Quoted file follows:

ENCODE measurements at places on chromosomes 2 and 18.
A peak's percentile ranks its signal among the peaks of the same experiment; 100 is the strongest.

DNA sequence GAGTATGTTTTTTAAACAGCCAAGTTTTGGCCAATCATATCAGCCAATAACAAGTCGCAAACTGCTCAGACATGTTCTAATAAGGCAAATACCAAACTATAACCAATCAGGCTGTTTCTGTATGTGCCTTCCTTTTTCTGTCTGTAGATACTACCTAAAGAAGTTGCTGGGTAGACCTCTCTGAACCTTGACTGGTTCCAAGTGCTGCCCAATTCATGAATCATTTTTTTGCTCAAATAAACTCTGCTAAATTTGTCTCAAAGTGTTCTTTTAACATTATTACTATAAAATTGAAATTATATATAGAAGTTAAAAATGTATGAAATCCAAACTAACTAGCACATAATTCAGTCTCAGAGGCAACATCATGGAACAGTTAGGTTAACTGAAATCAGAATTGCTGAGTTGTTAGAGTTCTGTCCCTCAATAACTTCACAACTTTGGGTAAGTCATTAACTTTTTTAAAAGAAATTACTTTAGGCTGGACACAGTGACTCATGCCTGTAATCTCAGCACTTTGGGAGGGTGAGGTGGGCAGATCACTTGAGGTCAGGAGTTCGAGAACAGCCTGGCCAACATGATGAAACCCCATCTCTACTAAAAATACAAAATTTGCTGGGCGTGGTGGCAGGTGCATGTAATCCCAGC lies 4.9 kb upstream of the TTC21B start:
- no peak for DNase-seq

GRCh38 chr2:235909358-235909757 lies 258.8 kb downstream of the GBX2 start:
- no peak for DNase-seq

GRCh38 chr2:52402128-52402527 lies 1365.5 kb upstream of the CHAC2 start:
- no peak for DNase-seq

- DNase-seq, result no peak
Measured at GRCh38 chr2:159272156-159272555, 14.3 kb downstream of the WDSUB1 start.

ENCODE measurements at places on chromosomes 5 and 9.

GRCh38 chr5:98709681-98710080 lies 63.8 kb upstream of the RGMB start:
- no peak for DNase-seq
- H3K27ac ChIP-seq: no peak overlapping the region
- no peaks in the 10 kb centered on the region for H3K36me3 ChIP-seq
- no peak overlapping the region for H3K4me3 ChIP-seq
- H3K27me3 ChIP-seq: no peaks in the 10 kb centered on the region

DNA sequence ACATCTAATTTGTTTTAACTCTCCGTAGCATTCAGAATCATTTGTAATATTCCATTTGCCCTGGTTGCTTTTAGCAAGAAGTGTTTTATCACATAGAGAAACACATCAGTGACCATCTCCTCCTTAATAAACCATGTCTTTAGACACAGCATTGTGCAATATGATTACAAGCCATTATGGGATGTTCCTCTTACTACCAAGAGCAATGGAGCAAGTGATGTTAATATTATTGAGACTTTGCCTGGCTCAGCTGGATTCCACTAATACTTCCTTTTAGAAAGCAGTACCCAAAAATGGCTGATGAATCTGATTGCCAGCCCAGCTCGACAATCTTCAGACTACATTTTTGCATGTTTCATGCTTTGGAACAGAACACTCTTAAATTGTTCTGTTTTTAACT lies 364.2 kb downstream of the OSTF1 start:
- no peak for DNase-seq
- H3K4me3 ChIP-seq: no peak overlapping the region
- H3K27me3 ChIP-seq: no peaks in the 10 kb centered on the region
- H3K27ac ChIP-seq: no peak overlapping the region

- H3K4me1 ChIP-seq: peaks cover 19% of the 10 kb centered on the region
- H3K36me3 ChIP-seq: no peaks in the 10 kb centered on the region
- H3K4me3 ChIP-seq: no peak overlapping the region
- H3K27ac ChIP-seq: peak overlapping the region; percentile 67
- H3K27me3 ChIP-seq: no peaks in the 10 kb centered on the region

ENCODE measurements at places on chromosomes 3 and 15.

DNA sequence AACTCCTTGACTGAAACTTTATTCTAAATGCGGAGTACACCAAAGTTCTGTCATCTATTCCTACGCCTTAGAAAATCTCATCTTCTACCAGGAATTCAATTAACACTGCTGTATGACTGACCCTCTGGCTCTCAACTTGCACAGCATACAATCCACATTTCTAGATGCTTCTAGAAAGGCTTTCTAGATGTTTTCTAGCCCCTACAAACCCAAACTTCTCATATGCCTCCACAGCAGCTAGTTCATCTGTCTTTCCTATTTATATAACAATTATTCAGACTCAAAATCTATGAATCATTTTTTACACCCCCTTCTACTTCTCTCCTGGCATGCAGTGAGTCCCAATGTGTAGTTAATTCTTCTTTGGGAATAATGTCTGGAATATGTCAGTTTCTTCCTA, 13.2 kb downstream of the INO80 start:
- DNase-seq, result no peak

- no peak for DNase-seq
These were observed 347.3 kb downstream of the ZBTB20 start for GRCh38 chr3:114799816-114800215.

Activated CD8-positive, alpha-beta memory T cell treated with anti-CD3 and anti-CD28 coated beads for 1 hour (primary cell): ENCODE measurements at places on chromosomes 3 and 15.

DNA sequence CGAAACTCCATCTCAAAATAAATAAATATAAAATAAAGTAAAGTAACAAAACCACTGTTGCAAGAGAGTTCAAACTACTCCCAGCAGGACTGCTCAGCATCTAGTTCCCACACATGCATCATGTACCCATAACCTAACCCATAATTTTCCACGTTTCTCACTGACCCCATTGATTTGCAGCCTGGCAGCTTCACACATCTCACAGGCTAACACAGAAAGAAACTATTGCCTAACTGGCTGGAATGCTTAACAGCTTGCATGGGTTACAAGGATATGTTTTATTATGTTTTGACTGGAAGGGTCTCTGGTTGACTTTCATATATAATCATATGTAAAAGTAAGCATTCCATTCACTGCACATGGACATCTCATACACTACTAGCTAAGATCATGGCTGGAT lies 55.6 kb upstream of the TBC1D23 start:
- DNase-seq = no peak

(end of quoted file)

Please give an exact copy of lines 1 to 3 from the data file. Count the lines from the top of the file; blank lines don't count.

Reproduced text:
ENCODE measurements at places on chromosomes 2 and 18.
A peak's percentile ranks its signal among the peaks of the same experiment; 100 is the strongest.

DNA sequence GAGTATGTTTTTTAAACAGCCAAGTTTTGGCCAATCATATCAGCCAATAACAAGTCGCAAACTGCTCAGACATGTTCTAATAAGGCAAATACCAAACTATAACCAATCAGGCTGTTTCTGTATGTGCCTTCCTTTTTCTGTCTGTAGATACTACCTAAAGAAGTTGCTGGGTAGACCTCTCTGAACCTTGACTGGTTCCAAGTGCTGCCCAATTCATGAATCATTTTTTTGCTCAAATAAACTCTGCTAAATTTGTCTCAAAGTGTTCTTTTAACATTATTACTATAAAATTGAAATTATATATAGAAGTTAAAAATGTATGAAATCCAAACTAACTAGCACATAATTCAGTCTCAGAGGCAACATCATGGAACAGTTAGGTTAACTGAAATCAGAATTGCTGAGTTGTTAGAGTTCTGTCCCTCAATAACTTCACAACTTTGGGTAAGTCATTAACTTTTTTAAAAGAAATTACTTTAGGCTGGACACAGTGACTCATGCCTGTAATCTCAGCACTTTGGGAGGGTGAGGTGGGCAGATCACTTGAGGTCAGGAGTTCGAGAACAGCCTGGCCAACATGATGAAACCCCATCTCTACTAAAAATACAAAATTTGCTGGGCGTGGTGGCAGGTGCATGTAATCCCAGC lies 4.9 kb upstream of the TTC21B start: